2012, post-trade: 22.4

Career percentage: 20.5

I'd caution against reading too much into the LD numbers anyway, as people smarter than me have said before. They're not predictive, and they're not always classified properly. Suffice it to say that the notion that Ichiro is hitting the ball harder since he switched uniforms is not supported by the evidence. Especially when the evidence adds this:

2012, pre-trade: 48.6 GB%, 7.4 IFH%

2012, post-trade: 55.1 GB%, 16.3 IFH%

He's hitting more grounders. They're finding holes, and he's beating them out when they don't. It really all comes down to BABIP, from the looks of it. A strong case can be made for the fact that Ichiro was getting unlucky earlier this year, and regression kicked in sometime in July. Not necessarily on July 23 exactly, but the baseball gods have been known to possess wicked senses of humor.

There's also this to consider:

BABIP, Sept. 8-21: .542

BABIP, Sept. 15-21: .750

Ichiro! is one hot dude right now. Or, alternatively, thanks for showing up, regression. Yes, much of that regression has happened since The Trade. Maybe they're correlated! Maybe not.

3. Statistical Amuse-Bouches

Thought I'd throw in a few more number-nuggets, nothing earth-shattering, just something to chew on.

Ichiro remains fast. He stole about one base a week as a Mariner, then 11 bases in eight weeks as a Yankee. He's 38, in human years, but still runs like he hasn't lost a step.

He's striking out more and walking less since he started dressing like Babe Ruth. He was running a 0.43 BB/K ratio as a Mariner; that plummeted to 0.16 since the trade.

Otherwise, his pitch-by-pitch plate discipline is as it's always been -- O-Swing, Z-Swing, contact rates are all holding pretty steady. (Fangraphs page is here if you crave even more specifics.)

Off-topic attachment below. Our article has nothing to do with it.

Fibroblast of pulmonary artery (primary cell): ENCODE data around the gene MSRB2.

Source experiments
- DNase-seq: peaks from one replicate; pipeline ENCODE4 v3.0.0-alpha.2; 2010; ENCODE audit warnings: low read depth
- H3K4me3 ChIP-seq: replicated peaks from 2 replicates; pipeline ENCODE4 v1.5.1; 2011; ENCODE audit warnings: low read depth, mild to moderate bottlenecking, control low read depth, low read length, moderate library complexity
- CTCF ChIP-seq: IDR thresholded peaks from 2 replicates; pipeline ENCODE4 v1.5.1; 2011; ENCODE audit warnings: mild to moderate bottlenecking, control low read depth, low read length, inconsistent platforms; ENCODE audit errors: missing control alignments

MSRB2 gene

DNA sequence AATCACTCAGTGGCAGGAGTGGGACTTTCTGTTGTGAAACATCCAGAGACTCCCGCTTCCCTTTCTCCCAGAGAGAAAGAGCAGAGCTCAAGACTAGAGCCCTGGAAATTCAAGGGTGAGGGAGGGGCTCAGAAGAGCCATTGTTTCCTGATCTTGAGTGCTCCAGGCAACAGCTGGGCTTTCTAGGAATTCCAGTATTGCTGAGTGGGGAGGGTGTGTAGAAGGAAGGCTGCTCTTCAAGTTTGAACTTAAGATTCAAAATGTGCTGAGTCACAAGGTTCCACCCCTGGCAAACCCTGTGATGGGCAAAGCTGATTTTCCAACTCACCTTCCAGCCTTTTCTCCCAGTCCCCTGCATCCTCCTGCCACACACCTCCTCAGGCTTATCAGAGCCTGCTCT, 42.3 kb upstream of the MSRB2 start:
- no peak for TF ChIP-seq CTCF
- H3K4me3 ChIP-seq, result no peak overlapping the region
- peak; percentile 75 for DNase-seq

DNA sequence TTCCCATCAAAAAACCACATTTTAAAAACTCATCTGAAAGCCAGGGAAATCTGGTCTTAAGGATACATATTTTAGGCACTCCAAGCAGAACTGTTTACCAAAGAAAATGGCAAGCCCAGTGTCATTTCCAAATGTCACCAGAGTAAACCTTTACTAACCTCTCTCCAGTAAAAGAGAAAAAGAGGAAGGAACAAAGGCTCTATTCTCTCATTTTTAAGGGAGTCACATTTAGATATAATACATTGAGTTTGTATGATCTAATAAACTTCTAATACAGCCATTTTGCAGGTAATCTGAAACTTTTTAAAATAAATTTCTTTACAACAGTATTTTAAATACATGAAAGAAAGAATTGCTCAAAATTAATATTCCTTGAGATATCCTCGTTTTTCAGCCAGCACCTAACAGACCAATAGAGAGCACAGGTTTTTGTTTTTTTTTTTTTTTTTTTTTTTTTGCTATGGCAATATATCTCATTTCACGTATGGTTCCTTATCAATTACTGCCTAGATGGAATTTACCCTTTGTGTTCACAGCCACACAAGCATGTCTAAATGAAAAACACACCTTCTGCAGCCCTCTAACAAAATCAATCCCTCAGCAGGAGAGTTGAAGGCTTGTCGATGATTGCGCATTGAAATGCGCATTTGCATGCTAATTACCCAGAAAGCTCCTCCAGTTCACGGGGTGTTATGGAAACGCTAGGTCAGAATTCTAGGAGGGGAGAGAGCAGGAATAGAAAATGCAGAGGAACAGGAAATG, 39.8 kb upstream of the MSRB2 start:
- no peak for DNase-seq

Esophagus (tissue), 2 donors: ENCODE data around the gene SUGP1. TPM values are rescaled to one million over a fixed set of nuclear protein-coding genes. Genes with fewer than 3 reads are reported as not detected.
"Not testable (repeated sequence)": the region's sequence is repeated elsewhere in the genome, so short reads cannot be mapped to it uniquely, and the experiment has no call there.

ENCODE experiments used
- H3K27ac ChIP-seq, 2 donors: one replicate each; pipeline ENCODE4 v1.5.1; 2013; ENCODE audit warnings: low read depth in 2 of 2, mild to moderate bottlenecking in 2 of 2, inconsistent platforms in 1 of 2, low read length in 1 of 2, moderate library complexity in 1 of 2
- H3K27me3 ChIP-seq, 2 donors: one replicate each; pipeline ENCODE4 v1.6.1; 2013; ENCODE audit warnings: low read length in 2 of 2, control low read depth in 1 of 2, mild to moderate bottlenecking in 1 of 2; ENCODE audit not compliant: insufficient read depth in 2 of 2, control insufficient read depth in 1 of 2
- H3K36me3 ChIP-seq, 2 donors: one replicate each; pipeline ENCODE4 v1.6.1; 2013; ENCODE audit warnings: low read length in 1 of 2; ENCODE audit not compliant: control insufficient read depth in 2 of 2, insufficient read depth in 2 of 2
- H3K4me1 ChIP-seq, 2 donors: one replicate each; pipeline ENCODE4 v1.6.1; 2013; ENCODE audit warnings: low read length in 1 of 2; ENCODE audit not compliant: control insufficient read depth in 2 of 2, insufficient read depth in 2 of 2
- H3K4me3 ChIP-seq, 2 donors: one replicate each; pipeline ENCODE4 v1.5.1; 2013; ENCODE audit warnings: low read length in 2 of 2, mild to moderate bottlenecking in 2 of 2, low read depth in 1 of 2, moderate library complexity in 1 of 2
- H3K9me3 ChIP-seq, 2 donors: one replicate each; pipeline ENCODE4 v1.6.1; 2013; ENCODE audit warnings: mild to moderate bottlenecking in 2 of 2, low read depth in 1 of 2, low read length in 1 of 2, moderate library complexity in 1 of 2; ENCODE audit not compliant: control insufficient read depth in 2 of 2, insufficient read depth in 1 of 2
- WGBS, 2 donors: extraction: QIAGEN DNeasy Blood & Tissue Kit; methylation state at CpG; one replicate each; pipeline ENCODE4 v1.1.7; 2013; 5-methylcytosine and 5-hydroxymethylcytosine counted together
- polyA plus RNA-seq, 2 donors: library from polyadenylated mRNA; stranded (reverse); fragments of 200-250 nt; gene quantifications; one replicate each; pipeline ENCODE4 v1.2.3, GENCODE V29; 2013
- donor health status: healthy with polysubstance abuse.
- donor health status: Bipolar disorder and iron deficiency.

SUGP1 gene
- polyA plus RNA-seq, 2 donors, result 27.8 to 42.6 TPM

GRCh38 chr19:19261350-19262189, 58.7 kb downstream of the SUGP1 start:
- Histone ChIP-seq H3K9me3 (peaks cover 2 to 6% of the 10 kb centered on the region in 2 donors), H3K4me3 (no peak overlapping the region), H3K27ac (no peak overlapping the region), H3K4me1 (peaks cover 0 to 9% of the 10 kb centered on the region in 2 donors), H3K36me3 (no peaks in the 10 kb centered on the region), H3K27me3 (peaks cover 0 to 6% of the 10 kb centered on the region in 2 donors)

His UZR/150 was at a career-high 25.4 with Seattle in 2012 but is in negative territory, -4.1, with New York. Depending on how much you trust UZR, that will mean different things to you.

4. At least it's not the Angels

I share in a widespread sentiment: rooting for Ichiro to succeed in the postseason -- and by extension, the Yankees -- is OK this time around. I really don't find myself wishing the usual demise upon the Evil Empire. The main goal of a sans-playoff 2012 becomes fucking the Angels, and success is imminent: Anaheim's odds of making the playoffs are just 14.6 percent. At least MVP-for-life Mike Trout will be watching the postseason like the rest of us. Probably.

And really, who cares if the Yankees pad their trophy case with another shiny object? Outside of New York, another world title (what? their 28th? 29th? 51st?) will be forgotten by Thanksgiving. Even if Ichiro were still here, reaping the benefits of regression with the Mariners, I'd rather some team keep the Rangers, A's, and the White Sox (hate hate hate them) out of the World Series.

If the team purging those undesirables from the playoffs also finds a way to have Ichiro! on its roster, then hell yes, all the better. Especially if he churns out some postseason numbers like he did in 2001:

.421/.488/.474, 5BB, 4K

Go Yankees. (sigh)

P.S. The links for more Ichiro investigation:

baseball-reference

fangraphs